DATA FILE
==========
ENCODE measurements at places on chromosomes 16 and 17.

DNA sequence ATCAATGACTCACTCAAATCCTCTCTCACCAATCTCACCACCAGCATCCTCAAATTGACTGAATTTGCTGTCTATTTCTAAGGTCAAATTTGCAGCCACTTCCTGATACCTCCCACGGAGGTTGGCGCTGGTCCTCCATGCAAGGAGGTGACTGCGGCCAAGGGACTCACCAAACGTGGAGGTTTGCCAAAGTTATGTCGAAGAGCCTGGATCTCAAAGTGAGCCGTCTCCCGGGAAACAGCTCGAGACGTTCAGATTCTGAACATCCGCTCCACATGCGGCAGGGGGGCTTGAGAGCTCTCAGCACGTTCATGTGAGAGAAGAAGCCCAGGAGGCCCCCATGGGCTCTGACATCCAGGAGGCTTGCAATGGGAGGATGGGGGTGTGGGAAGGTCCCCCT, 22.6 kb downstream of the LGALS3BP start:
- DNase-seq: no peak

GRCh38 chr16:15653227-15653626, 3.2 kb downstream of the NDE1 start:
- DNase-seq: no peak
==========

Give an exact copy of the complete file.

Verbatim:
ENCODE measurements at places on chromosomes 16 and 17.

DNA sequence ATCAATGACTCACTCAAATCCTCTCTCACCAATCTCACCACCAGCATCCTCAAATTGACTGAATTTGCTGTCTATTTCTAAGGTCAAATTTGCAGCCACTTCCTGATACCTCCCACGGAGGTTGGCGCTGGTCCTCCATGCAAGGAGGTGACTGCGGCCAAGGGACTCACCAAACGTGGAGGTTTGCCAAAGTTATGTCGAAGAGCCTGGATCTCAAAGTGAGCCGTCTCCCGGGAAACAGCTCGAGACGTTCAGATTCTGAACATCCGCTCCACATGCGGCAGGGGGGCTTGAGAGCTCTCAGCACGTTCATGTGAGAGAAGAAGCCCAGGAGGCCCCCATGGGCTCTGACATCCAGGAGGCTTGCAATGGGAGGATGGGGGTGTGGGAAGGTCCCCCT, 22.6 kb downstream of the LGALS3BP start:
- DNase-seq: no peak

GRCh38 chr16:15653227-15653626, 3.2 kb downstream of the NDE1 start:
- DNase-seq: no peak